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Best of Alan Krigman
Even with an Edge, Don't Gamble if You Can't Cover Your Losses2 October 2000
I've read and heard some terrible gambling advice over the years. I may have even made suggestions myself, that I'd now modify or qualify. But I recently ran across what has to be the bottom of the barrel. I'll elaborate, trusting that nobody will read only selected words and think I'm actually advocating this absurdity.
The bad advice in question involves borrowing money to play blackjack as a card counter -- with a small edge over the casino, if done competently. The idea is to assemble an adequate bankroll to weather the normal downswings of the game, betting high enough so you can repay the loans and live comfortably on the expected earnings as a pro, or be happy with the profits as an amateur.
The recommendation is to start by listing your assets, selling things you don't need or want and borrowing against the rest. "If you have good credit," the writer states, "you should be able to negotiate around an 11 percent loan. The interest may sound high, but it is offset by the potential blackjack winnings." Add credit card advances to this collateralized loan, he suggests without mentioning the 18 percent interest or minimum monthly payments. Then, borrow from friends and relatives, recognizing that "it's tough to ask them for money, but promise them a good return."
Don't take this cash into the casino. Rather, deposit it in an interest-bearing bank account, where it's safe, and leave it for six months. Never mind that you're paying 1 to 1.5 percent per month to the lenders, and getting under half a percent back.
With what amounts to a bogus bank account as a reference, apply for credit at a number of casinos. (It's probably only fraud!) The credit at each may be as much as the total in the bank -- multiplying your effective capital reserve by five or more. With casino credit, take markers at the table to play. Redeem the markers when you win, retaining the profits both to finance your high rolling lifestyle and to enhance your bankroll with the leftovers so you can bet bigger in the future and earn even more.
"The quickest way to wealth, he concludes, "is to beef up your credit lines." True, he concedes, disaster can befall anyone and "getting into hock to gamble can be risky." But, not to worry. As a skilled card counter, "you will have an advantage." And, anyhow, for every solid citizen who suffers because of normal downswings, "other people are out there somewhere that have had huge successes" because swings go up as well as down.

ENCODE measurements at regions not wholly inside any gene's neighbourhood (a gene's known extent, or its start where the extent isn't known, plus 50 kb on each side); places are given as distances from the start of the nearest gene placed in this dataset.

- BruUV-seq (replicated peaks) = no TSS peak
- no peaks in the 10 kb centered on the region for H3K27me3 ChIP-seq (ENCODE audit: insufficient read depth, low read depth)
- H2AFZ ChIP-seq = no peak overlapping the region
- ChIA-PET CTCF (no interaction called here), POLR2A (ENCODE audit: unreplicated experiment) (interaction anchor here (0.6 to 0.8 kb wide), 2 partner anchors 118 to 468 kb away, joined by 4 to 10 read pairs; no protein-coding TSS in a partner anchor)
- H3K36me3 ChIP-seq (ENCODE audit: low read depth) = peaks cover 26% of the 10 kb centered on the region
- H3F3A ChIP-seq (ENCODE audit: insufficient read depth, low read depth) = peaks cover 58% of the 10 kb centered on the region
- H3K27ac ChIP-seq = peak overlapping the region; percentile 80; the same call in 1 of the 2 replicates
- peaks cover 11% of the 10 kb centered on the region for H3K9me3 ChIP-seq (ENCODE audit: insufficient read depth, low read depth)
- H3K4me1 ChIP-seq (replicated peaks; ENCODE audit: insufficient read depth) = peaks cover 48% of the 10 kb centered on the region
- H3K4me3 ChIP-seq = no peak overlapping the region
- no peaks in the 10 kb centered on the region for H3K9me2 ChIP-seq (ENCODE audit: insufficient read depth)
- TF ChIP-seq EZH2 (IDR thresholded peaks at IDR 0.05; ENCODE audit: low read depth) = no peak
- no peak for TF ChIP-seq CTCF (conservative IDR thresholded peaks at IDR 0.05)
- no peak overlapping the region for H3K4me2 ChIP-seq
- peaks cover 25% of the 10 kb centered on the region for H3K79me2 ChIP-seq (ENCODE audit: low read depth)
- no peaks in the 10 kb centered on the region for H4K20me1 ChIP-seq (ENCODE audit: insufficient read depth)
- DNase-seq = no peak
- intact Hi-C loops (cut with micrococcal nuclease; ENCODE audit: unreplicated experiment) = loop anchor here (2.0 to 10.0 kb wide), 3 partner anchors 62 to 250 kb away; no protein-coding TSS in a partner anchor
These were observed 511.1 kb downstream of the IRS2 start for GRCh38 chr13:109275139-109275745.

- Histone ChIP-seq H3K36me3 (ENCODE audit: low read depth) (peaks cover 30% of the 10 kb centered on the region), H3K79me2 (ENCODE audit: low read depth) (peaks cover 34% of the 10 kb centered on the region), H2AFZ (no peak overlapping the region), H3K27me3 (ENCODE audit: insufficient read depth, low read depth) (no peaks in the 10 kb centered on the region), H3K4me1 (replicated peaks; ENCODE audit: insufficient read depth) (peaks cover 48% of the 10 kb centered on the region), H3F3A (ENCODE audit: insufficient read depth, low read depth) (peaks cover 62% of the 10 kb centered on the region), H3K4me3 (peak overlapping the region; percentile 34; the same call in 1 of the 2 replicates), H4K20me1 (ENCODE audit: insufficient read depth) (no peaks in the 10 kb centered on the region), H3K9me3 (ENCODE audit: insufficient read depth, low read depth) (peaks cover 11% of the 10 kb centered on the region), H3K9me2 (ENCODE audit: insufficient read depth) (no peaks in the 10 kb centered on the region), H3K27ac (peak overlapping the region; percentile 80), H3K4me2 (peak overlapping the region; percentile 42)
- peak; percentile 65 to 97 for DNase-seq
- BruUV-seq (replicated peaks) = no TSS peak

How much can you can expect to win this way, and what's the risk of serious trouble? The answers depend on your skill, boldness in betting aggressively under the right conditions, finding casinos where you can do it, and the stake you've put together.
Make believe you're an expert card counter. You've quit your day job to play blackjack. You figure on gambling about 500 hours per year -- about 50,000 rounds -- and have targeted $75,000 for annual earnings. With borrowings in the bank and credit at several casinos, you have a $50,000 stake. You bet between $25 on one spot and $250 each on three spots, depending on the count, and have an edge of 2 percent over the casino.
You have a high likelihood of success. The chance you'll deplete your $50,000 before playing for 500 hours is only three out of 1,000. And, regardless of whether you play for 10 or 1,000 hours, the chance you'll reach your $75,000 earnings target rather than go broke is 996 out of 1,000. Still, three out of 1,000 isn't zero chance of a wipeout. And this, with a 2 percent edge. Prospects decay precipitously in negative expectation games.
Also, what if you find yourself in a $25,000 hole part way through the year? The chance of a card counter with 2 percent edge falling this low is 57 out of 1,000. Half the money is lost, some has been spent for living expenses because you have no other income. Will you continue? Or will you use what's left of your borrowings to make interest and principal payments while you look for a regular job to keep afloat and fight to recover? The poet, Sumner A Ingmark, anticipated this very situation when he asked:
Just when do you chicken out,
Not keep your neck stickin' out?
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